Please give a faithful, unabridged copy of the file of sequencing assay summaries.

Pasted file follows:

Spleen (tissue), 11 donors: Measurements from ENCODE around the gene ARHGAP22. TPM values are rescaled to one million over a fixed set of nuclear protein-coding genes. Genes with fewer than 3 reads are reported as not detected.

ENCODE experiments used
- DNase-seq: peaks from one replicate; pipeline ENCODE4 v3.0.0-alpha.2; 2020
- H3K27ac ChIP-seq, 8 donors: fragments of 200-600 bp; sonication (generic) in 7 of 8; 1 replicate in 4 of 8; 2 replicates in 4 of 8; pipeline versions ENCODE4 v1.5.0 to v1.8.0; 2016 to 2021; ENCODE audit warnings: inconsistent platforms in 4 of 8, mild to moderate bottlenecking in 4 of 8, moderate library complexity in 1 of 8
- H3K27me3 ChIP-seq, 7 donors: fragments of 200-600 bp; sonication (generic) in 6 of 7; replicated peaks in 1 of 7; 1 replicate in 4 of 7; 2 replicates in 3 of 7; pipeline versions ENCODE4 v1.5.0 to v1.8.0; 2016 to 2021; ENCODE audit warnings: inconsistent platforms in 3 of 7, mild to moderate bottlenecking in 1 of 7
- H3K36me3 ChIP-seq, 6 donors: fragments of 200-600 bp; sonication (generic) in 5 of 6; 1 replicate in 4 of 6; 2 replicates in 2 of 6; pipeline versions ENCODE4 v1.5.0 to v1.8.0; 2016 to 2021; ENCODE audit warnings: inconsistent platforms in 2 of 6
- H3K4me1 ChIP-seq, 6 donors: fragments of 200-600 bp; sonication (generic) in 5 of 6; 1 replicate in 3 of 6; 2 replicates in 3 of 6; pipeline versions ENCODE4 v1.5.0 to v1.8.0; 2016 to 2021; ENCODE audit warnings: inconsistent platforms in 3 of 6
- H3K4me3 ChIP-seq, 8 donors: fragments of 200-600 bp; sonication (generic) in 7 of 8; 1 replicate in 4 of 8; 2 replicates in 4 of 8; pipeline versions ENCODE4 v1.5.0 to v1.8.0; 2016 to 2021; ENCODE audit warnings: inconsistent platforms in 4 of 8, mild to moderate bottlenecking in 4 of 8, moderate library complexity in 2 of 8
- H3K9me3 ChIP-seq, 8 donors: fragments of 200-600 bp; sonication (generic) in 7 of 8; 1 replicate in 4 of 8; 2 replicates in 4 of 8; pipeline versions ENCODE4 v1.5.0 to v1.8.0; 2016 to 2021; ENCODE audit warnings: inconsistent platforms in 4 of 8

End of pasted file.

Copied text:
Spleen (tissue), 11 donors: Measurements from ENCODE around the gene ARHGAP22. TPM values are rescaled to one million over a fixed set of nuclear protein-coding genes. Genes with fewer than 3 reads are reported as not detected.

ENCODE experiments used
- DNase-seq: peaks from one replicate; pipeline ENCODE4 v3.0.0-alpha.2; 2020
- H3K27ac ChIP-seq, 8 donors: fragments of 200-600 bp; sonication (generic) in 7 of 8; 1 replicate in 4 of 8; 2 replicates in 4 of 8; pipeline versions ENCODE4 v1.5.0 to v1.8.0; 2016 to 2021; ENCODE audit warnings: inconsistent platforms in 4 of 8, mild to moderate bottlenecking in 4 of 8, moderate library complexity in 1 of 8
- H3K27me3 ChIP-seq, 7 donors: fragments of 200-600 bp; sonication (generic) in 6 of 7; replicated peaks in 1 of 7; 1 replicate in 4 of 7; 2 replicates in 3 of 7; pipeline versions ENCODE4 v1.5.0 to v1.8.0; 2016 to 2021; ENCODE audit warnings: inconsistent platforms in 3 of 7, mild to moderate bottlenecking in 1 of 7
- H3K36me3 ChIP-seq, 6 donors: fragments of 200-600 bp; sonication (generic) in 5 of 6; 1 replicate in 4 of 6; 2 replicates in 2 of 6; pipeline versions ENCODE4 v1.5.0 to v1.8.0; 2016 to 2021; ENCODE audit warnings: inconsistent platforms in 2 of 6
- H3K4me1 ChIP-seq, 6 donors: fragments of 200-600 bp; sonication (generic) in 5 of 6; 1 replicate in 3 of 6; 2 replicates in 3 of 6; pipeline versions ENCODE4 v1.5.0 to v1.8.0; 2016 to 2021; ENCODE audit warnings: inconsistent platforms in 3 of 6
- H3K4me3 ChIP-seq, 8 donors: fragments of 200-600 bp; sonication (generic) in 7 of 8; 1 replicate in 4 of 8; 2 replicates in 4 of 8; pipeline versions ENCODE4 v1.5.0 to v1.8.0; 2016 to 2021; ENCODE audit warnings: inconsistent platforms in 4 of 8, mild to moderate bottlenecking in 4 of 8, moderate library complexity in 2 of 8
- H3K9me3 ChIP-seq, 8 donors: fragments of 200-600 bp; sonication (generic) in 7 of 8; 1 replicate in 4 of 8; 2 replicates in 4 of 8; pipeline versions ENCODE4 v1.5.0 to v1.8.0; 2016 to 2021; ENCODE audit warnings: inconsistent platforms in 4 of 8